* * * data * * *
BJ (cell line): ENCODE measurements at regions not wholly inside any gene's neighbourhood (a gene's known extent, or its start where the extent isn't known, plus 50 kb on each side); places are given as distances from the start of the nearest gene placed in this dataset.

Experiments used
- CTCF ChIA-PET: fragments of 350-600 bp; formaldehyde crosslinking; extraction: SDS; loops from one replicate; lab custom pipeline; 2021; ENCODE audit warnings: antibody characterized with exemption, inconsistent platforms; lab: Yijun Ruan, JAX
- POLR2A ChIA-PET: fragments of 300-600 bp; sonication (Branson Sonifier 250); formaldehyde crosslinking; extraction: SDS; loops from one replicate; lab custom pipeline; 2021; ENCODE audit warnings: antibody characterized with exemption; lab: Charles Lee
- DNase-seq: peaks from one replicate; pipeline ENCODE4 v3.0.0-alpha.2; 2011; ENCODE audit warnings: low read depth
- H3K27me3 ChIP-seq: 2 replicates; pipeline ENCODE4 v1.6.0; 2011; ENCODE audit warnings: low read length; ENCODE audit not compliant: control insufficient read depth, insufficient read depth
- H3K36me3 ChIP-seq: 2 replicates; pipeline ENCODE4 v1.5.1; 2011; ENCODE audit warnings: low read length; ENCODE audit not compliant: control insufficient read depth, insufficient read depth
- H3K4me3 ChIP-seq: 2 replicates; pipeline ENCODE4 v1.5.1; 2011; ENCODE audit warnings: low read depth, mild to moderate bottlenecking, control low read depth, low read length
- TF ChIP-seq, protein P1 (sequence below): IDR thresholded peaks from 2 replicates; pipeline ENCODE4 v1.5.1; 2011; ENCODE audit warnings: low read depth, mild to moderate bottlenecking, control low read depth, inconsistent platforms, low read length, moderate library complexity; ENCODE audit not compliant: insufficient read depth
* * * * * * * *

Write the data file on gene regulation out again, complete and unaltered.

BJ (cell line): ENCODE measurements at regions not wholly inside any gene's neighbourhood (a gene's known extent, or its start where the extent isn't known, plus 50 kb on each side); places are given as distances from the start of the nearest gene placed in this dataset.

Experiments used
- CTCF ChIA-PET: fragments of 350-600 bp; formaldehyde crosslinking; extraction: SDS; loops from one replicate; lab custom pipeline; 2021; ENCODE audit warnings: antibody characterized with exemption, inconsistent platforms; lab: Yijun Ruan, JAX
- POLR2A ChIA-PET: fragments of 300-600 bp; sonication (Branson Sonifier 250); formaldehyde crosslinking; extraction: SDS; loops from one replicate; lab custom pipeline; 2021; ENCODE audit warnings: antibody characterized with exemption; lab: Charles Lee
- DNase-seq: peaks from one replicate; pipeline ENCODE4 v3.0.0-alpha.2; 2011; ENCODE audit warnings: low read depth
- H3K27me3 ChIP-seq: 2 replicates; pipeline ENCODE4 v1.6.0; 2011; ENCODE audit warnings: low read length; ENCODE audit not compliant: control insufficient read depth, insufficient read depth
- H3K36me3 ChIP-seq: 2 replicates; pipeline ENCODE4 v1.5.1; 2011; ENCODE audit warnings: low read length; ENCODE audit not compliant: control insufficient read depth, insufficient read depth
- H3K4me3 ChIP-seq: 2 replicates; pipeline ENCODE4 v1.5.1; 2011; ENCODE audit warnings: low read depth, mild to moderate bottlenecking, control low read depth, low read length
- TF ChIP-seq, protein P1 (sequence below): IDR thresholded peaks from 2 replicates; pipeline ENCODE4 v1.5.1; 2011; ENCODE audit warnings: low read depth, mild to moderate bottlenecking, control low read depth, inconsistent platforms, low read length, moderate library complexity; ENCODE audit not compliant: insufficient read depth